removing paint with a scraper
Photo: Sarah Wilson
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Scrape, Part I

Paint that has peeled, bubbled, or blistered has got to go. But if lead is present—a strong possibility in houses built before 1978—you need to proceed with extra care. To lay any doubts to rest, you can send paint chip samples to a lab, such as Macs Lab's Home Free; for about $38, they'll give you a definitive answer.

If your paint does contain lead, you'll need to take special precautions during the scraping and sanding phases to protect yourself, your family, and the environment from toxic dust. If the paint is lead-free, you need only don a dust mask and lay down tarps to catch debris before tackling the most crucial part of the project.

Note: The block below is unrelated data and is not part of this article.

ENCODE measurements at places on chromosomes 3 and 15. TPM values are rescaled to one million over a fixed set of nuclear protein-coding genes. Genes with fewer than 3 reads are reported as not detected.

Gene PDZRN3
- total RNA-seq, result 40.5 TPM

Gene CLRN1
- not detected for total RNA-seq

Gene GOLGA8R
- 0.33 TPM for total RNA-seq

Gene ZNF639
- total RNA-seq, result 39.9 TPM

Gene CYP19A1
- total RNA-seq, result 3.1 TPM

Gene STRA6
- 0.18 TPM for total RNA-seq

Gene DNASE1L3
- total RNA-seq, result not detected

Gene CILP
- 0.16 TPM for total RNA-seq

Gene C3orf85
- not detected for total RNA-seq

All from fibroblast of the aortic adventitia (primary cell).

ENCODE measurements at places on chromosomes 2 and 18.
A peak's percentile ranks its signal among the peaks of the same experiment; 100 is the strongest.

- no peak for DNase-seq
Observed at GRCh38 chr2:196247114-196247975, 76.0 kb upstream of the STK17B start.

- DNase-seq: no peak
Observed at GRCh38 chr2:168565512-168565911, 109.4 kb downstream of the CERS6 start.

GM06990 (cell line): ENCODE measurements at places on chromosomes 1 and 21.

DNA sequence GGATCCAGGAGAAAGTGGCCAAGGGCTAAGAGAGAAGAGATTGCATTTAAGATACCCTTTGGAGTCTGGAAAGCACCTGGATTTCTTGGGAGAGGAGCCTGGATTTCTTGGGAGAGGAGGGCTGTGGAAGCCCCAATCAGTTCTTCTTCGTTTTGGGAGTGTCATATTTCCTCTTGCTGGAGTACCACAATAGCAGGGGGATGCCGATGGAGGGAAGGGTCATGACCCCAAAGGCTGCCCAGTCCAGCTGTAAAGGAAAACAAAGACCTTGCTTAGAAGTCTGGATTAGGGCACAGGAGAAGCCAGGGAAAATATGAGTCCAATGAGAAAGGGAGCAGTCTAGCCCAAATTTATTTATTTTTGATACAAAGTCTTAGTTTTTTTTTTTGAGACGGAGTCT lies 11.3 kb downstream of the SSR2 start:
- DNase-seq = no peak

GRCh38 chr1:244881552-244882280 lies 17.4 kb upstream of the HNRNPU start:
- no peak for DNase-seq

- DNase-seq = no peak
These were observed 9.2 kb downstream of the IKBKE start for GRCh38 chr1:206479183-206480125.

New Orleans contractor Joseph Wallis did use a PaintShaver on this project to capture lead dust. This carbide-tipped angle grinder, which has a dust-collecting shroud that connects to a HEPA-filter vac, can be rented by mail from the manufacturer for about $50 a day.
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